The Hilarious Way K-Pop Fans Are Trying To Disrupt The Presidential Election

They're back: K-pop fans are flexing their political muscles once again, this time hijacking #4MoreYears from supporters of President Donald Trump (via Newsweek). For those in need of a refresher, K-pop music's massive online fanbase has been known to channel its organizational prowess, showing support for Black Lives Matter this summer by crashing the Dallas police app with fancams, which are video close-ups of live music performances, and famously upending Trump's Tulsa rally by teaming up with teens across the country hellbent on punking the president with fake registrations for the event. This time around, K-pop fans are claiming #4MoreYears by tweeting it with fancams of K-pop and J-pop bands — not exactly the fodder MAGA fans are looking for!


"I'm loving that Kpop twitter has completely taken over the #4moreyears hashtag," posted @brownbronzegirl. Adds another user, "Not even a kpop fan but will learn from them and reclaim #4moreyears." According to Newsweek, #4MoreYears is also trending in the U.K. right now. Notes user @Sammalaaa: "Why is #4MoreYears trending here in the UK?! I assure you America, we don't want you to have 4 more years of him either!"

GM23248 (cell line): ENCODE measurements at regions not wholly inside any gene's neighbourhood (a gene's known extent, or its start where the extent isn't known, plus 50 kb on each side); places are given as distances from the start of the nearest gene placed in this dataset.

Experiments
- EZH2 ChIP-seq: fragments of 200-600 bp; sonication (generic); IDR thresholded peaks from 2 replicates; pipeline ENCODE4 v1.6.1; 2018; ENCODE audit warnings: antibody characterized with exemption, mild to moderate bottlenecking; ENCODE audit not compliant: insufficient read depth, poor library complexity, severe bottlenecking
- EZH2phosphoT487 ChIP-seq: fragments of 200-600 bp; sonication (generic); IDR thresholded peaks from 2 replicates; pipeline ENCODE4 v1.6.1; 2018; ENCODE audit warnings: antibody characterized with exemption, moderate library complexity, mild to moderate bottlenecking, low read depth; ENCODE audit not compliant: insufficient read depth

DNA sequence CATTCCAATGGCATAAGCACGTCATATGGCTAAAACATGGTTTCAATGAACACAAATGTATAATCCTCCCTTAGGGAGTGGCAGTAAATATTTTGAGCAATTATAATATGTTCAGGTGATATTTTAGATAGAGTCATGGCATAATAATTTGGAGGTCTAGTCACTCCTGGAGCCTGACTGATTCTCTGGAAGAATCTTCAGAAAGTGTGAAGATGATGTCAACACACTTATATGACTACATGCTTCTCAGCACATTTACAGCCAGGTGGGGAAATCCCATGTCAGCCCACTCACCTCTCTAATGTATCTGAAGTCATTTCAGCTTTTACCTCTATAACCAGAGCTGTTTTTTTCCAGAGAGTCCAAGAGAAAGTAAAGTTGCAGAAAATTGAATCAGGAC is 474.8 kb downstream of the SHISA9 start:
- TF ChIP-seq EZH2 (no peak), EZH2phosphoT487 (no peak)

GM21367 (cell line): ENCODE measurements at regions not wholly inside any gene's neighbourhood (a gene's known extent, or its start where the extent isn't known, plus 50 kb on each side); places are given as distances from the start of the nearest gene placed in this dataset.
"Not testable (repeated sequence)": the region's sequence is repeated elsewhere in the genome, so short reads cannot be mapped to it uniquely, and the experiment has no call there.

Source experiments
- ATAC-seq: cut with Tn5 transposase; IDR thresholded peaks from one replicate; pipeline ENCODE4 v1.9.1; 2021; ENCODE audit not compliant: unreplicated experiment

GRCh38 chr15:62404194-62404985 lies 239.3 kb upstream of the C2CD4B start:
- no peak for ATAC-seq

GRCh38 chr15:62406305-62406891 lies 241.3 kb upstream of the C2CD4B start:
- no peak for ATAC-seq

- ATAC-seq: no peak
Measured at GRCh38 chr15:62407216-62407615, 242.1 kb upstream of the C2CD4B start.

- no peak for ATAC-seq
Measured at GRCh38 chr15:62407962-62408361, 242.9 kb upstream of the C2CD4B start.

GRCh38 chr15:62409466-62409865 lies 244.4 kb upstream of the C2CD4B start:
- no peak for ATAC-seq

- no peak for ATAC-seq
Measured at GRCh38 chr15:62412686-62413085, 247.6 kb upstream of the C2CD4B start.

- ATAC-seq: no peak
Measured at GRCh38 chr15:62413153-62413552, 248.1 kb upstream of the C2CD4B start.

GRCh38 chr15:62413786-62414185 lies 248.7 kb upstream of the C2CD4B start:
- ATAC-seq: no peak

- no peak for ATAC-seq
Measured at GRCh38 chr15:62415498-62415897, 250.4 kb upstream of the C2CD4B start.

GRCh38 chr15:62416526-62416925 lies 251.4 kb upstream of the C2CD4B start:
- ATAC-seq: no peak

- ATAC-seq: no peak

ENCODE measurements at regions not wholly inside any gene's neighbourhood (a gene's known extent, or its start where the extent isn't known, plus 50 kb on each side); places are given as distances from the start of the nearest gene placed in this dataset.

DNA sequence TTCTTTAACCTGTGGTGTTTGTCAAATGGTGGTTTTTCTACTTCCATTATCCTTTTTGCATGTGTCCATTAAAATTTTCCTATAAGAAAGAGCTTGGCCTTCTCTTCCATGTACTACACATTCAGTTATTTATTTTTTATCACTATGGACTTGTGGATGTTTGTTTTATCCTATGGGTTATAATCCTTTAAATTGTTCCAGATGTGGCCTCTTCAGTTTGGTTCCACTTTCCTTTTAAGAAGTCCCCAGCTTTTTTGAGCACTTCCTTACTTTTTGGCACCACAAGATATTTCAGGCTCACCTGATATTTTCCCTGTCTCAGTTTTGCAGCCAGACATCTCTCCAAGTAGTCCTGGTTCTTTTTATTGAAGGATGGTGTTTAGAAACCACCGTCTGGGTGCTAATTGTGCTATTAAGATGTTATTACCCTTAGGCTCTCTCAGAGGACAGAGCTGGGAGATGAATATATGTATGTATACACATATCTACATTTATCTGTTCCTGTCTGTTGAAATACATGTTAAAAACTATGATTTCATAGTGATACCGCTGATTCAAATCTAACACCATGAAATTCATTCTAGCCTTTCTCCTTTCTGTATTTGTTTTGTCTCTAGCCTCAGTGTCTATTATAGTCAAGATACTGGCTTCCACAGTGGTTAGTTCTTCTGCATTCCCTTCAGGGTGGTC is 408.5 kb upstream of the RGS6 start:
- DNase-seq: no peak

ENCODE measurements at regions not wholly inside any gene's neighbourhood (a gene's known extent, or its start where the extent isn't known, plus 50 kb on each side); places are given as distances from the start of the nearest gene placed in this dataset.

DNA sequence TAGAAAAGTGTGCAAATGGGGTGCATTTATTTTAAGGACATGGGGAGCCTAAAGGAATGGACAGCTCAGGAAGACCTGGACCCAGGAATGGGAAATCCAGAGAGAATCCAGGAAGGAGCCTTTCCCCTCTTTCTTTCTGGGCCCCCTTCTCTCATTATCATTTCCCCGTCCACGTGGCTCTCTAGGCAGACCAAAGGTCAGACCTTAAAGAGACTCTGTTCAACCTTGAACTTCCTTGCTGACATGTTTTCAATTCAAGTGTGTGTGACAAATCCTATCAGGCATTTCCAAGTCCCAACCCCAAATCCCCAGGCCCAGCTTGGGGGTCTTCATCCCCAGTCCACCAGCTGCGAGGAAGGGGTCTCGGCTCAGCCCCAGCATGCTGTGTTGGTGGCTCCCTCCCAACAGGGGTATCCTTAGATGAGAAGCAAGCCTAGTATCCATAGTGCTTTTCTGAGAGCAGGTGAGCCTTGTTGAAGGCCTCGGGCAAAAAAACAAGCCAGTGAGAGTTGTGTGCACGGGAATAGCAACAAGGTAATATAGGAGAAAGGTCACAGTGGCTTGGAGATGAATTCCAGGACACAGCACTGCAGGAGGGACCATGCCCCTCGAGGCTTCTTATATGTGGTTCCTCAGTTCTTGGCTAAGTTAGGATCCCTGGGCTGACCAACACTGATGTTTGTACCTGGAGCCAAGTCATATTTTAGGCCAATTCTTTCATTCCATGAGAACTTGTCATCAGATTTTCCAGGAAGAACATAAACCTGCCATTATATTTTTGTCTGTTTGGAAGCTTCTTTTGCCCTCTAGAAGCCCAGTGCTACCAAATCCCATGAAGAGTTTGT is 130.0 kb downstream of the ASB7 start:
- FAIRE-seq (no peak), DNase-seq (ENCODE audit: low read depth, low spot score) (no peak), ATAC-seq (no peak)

Here's who else is being trolled by K-Pop fans

While it seems like ages ago, it was only this past February when President Donald Trump made an off-the-cuff remark lamenting the news that the South Korean film Parasite — which examines universal themes of class tensions between rich and poor — won the Academy Award for Best Picture (via The New York Times). "What the hell was that all about?" Trump asked, addressing a rally in Colorado as he name dropped a film widely criticized for perpetuating racist stereotypes. "Can we get, like, Gone With the Wind back, please?" 


Now it seems fans of Korean pop culture are attempting to have the last laugh, taking on the president as well as the far-right conspiracy theorists of Q-Anon, rendering their hashtag all but unusable (via Bloomberg Businessweek). "They got beaten at their own game by Korean pop fans," observes conspiracy theory researcher Mike Rothschild. "I'd never seen anything like it before."